It wasn’t a good Thanksgiving in Venice Thursday evening.
The Los Angeles Times reports that a 39-year old Venice resident was riding the wrong way on South Venice Blvd just east of Speedway when she was struck by a car turning left onto the one-way street from southbound Speedway.
According to the paper, the collision occurred around 5 pm.
Venice 311 reports the victim, who has not been publicly identified pending notification of next of kin, was riding without a headlight shortly after sunset, which occurred at 4:44 pm. The website says she lost balance before being struck, and fell under the car before being dragged roughly 10 feet until the driver was able to stop.
The driver reportedly did not see her riding the wrong direction in the gathering dusk. The visitors from Spain remained at the scene, and immediately called for help.
She was not breathing when firefighters dislodged her from the car, and was pronounced dead at a nearby hospital.
The Venice 311 story includes a number of photos from the scene, including shots of the bike with the rear racks full and the contents of the handlebar basket spilling onto the street.
This collision serves as a tragic reminder to always ride with traffic, even on quiet streets; drivers won’t be looking for you coming from the wrong direction.
This is the 79th bicycling fatality in Southern California this year, and the 30th in LA County. It’s also the 11th in the City of Los Angeles.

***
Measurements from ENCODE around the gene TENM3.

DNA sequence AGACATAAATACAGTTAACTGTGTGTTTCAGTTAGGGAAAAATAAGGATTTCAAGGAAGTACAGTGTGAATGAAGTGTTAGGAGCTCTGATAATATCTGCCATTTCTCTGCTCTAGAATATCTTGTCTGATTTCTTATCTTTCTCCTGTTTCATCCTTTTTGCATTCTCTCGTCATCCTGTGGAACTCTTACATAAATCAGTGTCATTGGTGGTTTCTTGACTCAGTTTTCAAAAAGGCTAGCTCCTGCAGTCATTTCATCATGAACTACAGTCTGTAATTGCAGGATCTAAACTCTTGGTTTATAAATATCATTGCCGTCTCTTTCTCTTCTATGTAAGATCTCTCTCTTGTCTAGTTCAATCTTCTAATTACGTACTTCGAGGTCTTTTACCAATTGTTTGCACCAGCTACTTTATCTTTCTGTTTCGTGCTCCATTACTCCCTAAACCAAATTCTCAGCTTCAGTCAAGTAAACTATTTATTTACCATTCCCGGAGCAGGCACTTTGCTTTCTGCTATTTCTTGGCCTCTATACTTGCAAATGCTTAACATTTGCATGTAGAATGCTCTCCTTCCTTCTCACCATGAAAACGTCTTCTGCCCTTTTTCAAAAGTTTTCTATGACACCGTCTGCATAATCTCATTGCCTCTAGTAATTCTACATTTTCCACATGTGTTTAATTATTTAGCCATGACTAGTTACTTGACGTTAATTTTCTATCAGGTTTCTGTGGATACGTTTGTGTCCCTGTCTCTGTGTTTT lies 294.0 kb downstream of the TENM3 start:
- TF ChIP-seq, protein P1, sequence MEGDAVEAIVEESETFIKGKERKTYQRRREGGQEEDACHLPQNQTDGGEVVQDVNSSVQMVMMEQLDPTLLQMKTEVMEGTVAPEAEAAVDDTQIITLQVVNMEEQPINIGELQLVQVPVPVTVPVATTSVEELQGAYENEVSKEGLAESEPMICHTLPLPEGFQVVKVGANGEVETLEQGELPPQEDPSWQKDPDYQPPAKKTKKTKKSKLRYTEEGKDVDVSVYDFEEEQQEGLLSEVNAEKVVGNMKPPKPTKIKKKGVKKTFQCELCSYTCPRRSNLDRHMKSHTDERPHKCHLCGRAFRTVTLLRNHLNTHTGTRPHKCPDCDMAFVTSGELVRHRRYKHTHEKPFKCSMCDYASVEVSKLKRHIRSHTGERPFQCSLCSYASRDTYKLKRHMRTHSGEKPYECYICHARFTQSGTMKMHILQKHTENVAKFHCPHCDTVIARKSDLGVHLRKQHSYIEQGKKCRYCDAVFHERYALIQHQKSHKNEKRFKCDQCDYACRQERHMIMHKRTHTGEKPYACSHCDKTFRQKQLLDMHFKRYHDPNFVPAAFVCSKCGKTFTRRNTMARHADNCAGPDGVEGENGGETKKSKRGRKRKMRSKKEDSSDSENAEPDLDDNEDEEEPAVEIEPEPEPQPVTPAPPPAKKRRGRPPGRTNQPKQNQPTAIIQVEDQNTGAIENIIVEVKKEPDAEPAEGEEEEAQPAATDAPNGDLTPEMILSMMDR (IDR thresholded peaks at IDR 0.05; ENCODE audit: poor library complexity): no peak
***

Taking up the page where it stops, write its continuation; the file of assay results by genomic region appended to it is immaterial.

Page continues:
Sadly, those numbers will grow, as I’m aware of one more recent fatality in the County of Los Angeles; more on that Friday.
Update: John Montgomery visited the site and offers his insights in the comments below, questioning why the driver took so long to stop, and observes that, as always, the victim is unable to give her side of the story. And notes that the LAPD has conducted a thorough investigation at the scene.
Meanwhile, I’ve received some criticism for using the term salmon; Patrick Miller calls it a “condescending slur” to describe a cyclist riding against traffic — and New York’s famed Bike Snob, who some credit with originating the term, agrees.
While he undoubtedly popularized the term, it has been in use by cyclists for some time; I first heard it decades ago, and have been using it in conversation with other riders ever since. That is not to say Bike Snob did not come up with the term on his own; his original use of the term could easily have been the first time he and many others had heard it.
I have never considered it to be condescending or a slur in any way. It is simply an apt description of an act that is both dangerous and illegal, and one of the leading causes of bicycling collisions.
No offense was intended. If any was taken, I apologize.
My deepest sympathy and prayers for the victim and her loved ones.